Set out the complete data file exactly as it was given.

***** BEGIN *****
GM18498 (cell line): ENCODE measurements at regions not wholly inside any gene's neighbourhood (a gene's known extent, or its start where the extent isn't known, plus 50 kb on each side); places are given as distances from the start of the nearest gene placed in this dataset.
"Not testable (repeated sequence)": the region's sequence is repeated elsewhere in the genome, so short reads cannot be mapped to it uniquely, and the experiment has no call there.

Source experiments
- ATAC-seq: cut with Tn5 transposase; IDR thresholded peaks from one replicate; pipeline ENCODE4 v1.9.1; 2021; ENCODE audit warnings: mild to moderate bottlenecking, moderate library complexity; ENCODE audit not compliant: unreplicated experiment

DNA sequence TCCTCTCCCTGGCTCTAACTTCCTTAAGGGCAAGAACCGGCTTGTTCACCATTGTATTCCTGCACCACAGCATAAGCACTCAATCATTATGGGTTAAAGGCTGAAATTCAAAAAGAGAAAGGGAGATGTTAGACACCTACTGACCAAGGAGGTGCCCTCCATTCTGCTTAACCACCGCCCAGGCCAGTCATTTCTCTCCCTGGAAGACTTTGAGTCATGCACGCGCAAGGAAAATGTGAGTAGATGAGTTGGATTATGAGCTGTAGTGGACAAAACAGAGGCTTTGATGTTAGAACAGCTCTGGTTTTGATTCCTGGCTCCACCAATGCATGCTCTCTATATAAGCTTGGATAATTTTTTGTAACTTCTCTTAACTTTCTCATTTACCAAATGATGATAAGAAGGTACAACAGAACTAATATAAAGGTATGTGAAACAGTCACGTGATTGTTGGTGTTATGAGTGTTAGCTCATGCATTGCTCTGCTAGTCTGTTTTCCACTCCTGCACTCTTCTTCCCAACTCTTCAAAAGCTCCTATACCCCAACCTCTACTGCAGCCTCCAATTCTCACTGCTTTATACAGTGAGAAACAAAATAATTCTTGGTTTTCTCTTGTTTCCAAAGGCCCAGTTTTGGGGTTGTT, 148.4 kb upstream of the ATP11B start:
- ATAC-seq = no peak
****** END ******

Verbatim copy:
GM18498 (cell line): ENCODE measurements at regions not wholly inside any gene's neighbourhood (a gene's known extent, or its start where the extent isn't known, plus 50 kb on each side); places are given as distances from the start of the nearest gene placed in this dataset.
"Not testable (repeated sequence)": the region's sequence is repeated elsewhere in the genome, so short reads cannot be mapped to it uniquely, and the experiment has no call there.

Source experiments
- ATAC-seq: cut with Tn5 transposase; IDR thresholded peaks from one replicate; pipeline ENCODE4 v1.9.1; 2021; ENCODE audit warnings: mild to moderate bottlenecking, moderate library complexity; ENCODE audit not compliant: unreplicated experiment

DNA sequence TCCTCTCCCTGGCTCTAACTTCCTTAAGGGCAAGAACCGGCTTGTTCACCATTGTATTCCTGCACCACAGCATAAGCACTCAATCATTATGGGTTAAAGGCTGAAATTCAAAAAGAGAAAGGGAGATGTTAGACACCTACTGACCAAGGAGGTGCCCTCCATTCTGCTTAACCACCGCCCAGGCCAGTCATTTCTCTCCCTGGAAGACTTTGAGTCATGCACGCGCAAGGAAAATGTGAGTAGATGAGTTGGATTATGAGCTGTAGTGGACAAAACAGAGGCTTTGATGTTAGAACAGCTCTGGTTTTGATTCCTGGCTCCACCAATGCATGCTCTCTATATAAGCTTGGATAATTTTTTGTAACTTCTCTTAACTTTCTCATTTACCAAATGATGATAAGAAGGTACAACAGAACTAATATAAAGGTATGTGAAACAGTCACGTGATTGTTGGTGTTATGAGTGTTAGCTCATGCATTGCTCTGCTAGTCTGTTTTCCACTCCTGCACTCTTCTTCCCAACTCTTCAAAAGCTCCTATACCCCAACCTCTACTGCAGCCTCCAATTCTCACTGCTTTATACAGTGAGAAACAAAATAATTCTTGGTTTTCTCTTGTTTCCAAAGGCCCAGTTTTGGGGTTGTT, 148.4 kb upstream of the ATP11B start:
- ATAC-seq = no peak